Colleagues at Northwestern University and the University of Virginia are working to invent novel ways and catalytic materials to activate methane to produce ethylene. The collaborating team published a paper in the online edition of the journal Nature Chemistry detailing the use of sulfur as a possible “soft” oxidant for catalytically converting methane into ethylene, a key “intermediate” for making chemicals, polymers, fuels and, ultimately, products such as films, surfactants, detergents, antifreeze, textiles and others.
Matthew Neurock, a chemical engineering professor in the University of Virginia’s School of Engineering and Applied Science explains, “. . . petroleum, in addition to being used to make fuels, is also used to make ethylene, propylene and other building blocks used in the production of a wide range of other chemicals. We need to develop innovative processes that can readily make these chemical intermediates from natural gas.”
The problem currently is there are no cost-effective ways to do this. Methane, the principal component of natural gas, is chemically quite stable and requires high temperatures to activate its strong chemical bonds; therefore the practical and successful conversion of methane to useful chemical intermediates has thus far eluded chemists and engineers.
Today the U.S. is tapping into its natural gas reserves with new recovery technology and producing enough to support most of its current needs for heating and power generation, and is beginning to export natural gas to other countries. The trend is expected to continue, as new methods are developed to extract natural gas from vast unrecovered reserves embedded in shale. Natural gas can be used to generate electricity, and it burns cleaner than coal. But one unexploited value is building larger molecules.
Chemists and engineers have diligently tried to develop catalysts and catalytic processes that use oxygen to make ethylene, methanol and other intermediates, but have had little success as oxygen is too reactive and tends to over-oxidize methane to common carbon dioxide.
Neurock starts by explaining the team’s work, “We show, through both theory using quantum mechanical calculations and laboratory experiments, that sulfur can be used together with novel sulfide catalysts to convert methane to ethylene, an important intermediate in the production of a wide range of materials.”
Neurock said that sulfur or other “softer” oxidants that have weaker affinities for hydrogen may be the answer, in that they can help to limit the over-reaction of methane to carbon disulfide. In the team’s process, methane is reacted with sulfur over sulfide catalysts used in petroleum processes. Sulfur is used to remove hydrogen from the methane to form hydrocarbon fragments, which subsequently react together on the catalyst to form ethylene.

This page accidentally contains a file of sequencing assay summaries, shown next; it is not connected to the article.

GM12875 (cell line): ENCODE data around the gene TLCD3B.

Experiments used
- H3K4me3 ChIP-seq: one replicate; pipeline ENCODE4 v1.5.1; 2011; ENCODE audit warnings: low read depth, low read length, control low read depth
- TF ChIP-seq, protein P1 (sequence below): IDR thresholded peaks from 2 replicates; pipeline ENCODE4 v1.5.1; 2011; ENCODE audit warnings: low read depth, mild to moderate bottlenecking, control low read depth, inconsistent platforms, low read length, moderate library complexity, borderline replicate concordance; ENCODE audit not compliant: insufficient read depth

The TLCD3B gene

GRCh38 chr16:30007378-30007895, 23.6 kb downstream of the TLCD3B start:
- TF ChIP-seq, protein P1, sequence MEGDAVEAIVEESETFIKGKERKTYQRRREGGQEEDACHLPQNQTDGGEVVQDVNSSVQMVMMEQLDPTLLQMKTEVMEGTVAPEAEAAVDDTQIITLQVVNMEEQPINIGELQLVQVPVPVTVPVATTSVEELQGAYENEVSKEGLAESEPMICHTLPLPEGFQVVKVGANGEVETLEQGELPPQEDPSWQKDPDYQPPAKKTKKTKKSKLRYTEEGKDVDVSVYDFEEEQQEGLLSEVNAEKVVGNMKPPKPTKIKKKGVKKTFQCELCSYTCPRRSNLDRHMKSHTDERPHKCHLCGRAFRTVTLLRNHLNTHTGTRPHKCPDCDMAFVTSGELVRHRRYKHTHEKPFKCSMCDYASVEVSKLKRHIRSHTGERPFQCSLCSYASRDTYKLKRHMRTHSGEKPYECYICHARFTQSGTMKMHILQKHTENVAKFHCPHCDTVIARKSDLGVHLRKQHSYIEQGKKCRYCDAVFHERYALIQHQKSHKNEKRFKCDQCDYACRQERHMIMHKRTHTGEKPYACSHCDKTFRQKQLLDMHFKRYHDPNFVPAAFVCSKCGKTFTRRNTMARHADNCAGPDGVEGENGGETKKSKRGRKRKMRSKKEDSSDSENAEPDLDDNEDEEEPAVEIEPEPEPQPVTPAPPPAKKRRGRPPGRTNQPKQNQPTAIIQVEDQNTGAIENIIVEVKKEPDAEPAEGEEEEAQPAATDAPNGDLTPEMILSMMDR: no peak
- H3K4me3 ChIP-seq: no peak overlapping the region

Theoretical and experimental results indicate that how strong the sulfur bonds to the catalyst control the conversion of methane and the selectivity to produce ethylene. Using these concepts, the team explored different metal sulfide catalysts to ultimately tune the metal-sulfur bond strength in order to control the conversion of methane to ethylene.
Chemical companies consider methane a particularly attractive raw material because of the large reserves of natural gas in the U.S. and other parts of the world.
Back in 2007 Dow Chemical Company issued a “Methane Challenge,” seeking revolutionary chemical processes to facilitate the conversion of methane to ethylene and other useful chemicals. The company received about 100 proposals from universities, institutes and companies around the world.
Then in 2008 Dow awarded major research grants to Cardiff University and Northwestern University to advance the quest. Neurock is a member of the Northwestern University team. He is using theoretical methods and high-performance computing to understand the processes that control catalysis and to guide the experimental research at Northwestern.
Neurock picks up the explanation again with, “The abundance of natural gas, along with the development of new methods to extract it from hidden reserves, offers unique opportunities for the development of catalytic processes that can convert methane to chemicals. Our finding of using sulfur to catalyze the conversion of methane to ethylene shows initial promise for the development of new catalytic processes that can potentially take full advantage of these reserves. The research, however, is really just in its infancy.”
“Infancy” might be optimistic, the hunt for building molecules in the hydrocarbon family has been going on for decades. While the oil industry has extreme expertise in taking hydrocarbon molecules apart, the solutions of building molecules to specification have been elusive.
Neurock’s group is very likely on to something. Nature has been building natural gas, larger hydrocarbon molecules and other plant life molecules for billions of years. Without much surprise sulfur is commonly found in oil and gas deposits and it is an essential metabolic nutrient of plants.
Neurock’s co-corresponding author on the Nature Chemistry paper is Tobin Marks of Northwestern University with lead author Qingjun Zhu, Staci Wegener, Chao and University of Virginia colleague Obioma Uche.